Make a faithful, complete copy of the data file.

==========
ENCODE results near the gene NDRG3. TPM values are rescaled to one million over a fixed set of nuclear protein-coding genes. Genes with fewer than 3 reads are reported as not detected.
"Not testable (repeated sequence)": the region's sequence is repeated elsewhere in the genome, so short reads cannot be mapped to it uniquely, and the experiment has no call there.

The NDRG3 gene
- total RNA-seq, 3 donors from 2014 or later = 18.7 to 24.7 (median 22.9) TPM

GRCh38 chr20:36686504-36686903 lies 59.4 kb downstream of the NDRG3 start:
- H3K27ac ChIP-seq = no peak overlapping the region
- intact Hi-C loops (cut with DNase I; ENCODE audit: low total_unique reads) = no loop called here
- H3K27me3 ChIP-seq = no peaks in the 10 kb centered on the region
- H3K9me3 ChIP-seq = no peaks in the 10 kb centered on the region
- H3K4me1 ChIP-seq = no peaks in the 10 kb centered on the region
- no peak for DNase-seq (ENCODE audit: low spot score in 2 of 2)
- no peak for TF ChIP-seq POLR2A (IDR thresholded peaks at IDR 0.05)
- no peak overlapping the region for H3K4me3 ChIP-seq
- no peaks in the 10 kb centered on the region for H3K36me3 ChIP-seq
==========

ENCODE results near the gene NDRG3. TPM values are rescaled to one million over a fixed set of nuclear protein-coding genes. Genes with fewer than 3 reads are reported as not detected.
"Not testable (repeated sequence)": the region's sequence is repeated elsewhere in the genome, so short reads cannot be mapped to it uniquely, and the experiment has no call there.

The NDRG3 gene
- total RNA-seq, 3 donors from 2014 or later = 18.7 to 24.7 (median 22.9) TPM

GRCh38 chr20:36686504-36686903 lies 59.4 kb downstream of the NDRG3 start:
- H3K27ac ChIP-seq = no peak overlapping the region
- intact Hi-C loops (cut with DNase I; ENCODE audit: low total_unique reads) = no loop called here
- H3K27me3 ChIP-seq = no peaks in the 10 kb centered on the region
- H3K9me3 ChIP-seq = no peaks in the 10 kb centered on the region
- H3K4me1 ChIP-seq = no peaks in the 10 kb centered on the region
- no peak for DNase-seq (ENCODE audit: low spot score in 2 of 2)
- no peak for TF ChIP-seq POLR2A (IDR thresholded peaks at IDR 0.05)
- no peak overlapping the region for H3K4me3 ChIP-seq
- no peaks in the 10 kb centered on the region for H3K36me3 ChIP-seq